After a few weekends with some really inconsiderate behaviour on the part of guests, I wrote this article, which I have submitted to the New York Times. 

“Late is the New Black”

You’ve received an invitation to a wedding, a Bar Mitzvah, a significant anniversary. ; in short, an event that includes a formal ceremony. If you don’t inhabit the frenzied social stratosphere that views such missives as annoying encroachments on your private time, you’re excited and you say yes, “We would LOVE to attend! Count us in! ” Ideally, you’ve replied before the RSVP deadline, without the stylish invitation languish on your desk or refrigerator until the hosts need to call you, (I digress; that is an entirely different rant).

You select the perfect gift (even if that perfect gift is a check or a gift card), assemble your outfits, Mapquest the directions and happily anticipate the event. And arrive 20 minutes late. with no apologies, reasonable excuse, or remorse.

You know who you are. You’re the guests sneaking through the squeaky rear doors, stiletto tapping to your seat, turning off your cell phone so the “turning off the cell phone” chimes punctuate the ceremony in progress. Sometimes, you’re the guests so dear to the family that you have been entrusted with some vital component of the celebration, say, the wedding rings. Or the ice, or the guestbook; items that need to be there, and items that are probably vastly more important than your presence.

I’m a civil officiant. I get to see the day from the another point of view, that of the lucky couple or family. Maybe it’s time you saw it too; that highly orchestrated iceberg that lies beneath the tip of your rented chair.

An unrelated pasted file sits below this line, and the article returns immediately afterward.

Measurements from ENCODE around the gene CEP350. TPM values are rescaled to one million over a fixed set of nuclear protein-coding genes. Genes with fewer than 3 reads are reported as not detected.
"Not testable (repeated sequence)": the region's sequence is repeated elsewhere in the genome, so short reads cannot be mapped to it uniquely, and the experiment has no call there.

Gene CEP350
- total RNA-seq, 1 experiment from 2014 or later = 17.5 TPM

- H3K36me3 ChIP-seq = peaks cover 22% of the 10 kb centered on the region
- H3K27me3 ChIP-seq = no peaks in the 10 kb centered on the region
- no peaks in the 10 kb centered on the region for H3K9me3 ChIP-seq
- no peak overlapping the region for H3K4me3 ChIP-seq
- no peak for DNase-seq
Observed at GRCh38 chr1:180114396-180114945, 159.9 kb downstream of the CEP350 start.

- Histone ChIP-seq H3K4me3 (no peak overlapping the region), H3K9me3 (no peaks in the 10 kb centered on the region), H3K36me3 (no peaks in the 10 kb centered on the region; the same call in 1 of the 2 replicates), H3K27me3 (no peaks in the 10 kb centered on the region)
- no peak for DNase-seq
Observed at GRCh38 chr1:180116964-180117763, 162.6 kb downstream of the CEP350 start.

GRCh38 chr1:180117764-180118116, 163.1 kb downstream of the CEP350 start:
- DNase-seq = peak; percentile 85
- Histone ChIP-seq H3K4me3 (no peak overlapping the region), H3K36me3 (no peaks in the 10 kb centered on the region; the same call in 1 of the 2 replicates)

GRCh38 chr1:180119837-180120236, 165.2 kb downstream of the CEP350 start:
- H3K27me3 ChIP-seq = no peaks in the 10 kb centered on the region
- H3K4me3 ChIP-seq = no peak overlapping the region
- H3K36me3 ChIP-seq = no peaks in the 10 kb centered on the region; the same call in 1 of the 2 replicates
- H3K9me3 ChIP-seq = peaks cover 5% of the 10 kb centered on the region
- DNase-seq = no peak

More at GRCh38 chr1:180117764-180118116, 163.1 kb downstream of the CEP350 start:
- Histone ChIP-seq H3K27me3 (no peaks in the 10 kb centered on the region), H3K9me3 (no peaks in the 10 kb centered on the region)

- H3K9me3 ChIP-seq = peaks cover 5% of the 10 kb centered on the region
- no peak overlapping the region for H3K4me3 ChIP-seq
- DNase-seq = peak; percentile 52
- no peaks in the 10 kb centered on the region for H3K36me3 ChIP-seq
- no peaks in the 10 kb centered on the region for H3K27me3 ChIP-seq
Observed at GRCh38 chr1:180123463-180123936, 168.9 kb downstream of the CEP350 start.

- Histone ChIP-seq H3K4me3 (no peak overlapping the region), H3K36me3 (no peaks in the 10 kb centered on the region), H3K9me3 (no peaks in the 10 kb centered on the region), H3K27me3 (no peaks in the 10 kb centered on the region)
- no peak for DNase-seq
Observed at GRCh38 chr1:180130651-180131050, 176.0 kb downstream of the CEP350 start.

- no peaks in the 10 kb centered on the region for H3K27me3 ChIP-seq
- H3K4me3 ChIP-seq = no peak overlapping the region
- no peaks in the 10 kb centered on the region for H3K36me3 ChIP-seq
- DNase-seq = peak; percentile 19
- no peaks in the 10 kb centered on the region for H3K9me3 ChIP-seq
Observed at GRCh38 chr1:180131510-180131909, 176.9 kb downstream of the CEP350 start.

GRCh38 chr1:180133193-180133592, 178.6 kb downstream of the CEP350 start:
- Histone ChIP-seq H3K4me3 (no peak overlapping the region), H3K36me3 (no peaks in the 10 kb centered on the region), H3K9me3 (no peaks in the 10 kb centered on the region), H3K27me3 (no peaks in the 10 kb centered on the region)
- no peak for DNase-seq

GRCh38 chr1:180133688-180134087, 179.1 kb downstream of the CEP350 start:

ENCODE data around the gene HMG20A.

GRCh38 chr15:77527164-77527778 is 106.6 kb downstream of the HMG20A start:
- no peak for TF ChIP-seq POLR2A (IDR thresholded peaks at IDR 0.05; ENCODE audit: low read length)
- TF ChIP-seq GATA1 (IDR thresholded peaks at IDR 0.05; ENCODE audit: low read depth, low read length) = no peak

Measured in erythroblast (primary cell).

With their milestone to celebrate, they have labored for months; maybe years. They have spent time, energy, creativity, and often vast sums of money to create a magical day. They have booked a lovely venue, considered four different hues of ink for the invitations, selected the perfect menu, hired musicians, and hoped for sunny weather. They have collaborated with a minister, a rabbi, or a civil celebrant to say meaningful, inspiring words to touch your heart , soul, and mind.

In short; they’ve considered every aspect of your experience, while you have not considered the most basic of theirs. They wanted you to be part of the community celebration. Now, you’re late and it’s become all about you. The guests who cared enough to arrive on time are in place; cell phones off, greetings dispersed. Wondering why you aren’t there yet.

You, on the other hand, are speeding towards the fete, perhaps calling to say you’re late.

So why is that? Why can’t you manage your time so you arrive with time to park or valet your car , exchange niceties with the family, and be seated when the curtain rises?

We don’t care. None of the other 200 people do either. They only know that your hair, , your shoes, your dog, or some other controllable factor has botched a perfect day. And you were selfish enough to think that doesn’t matter.

It does.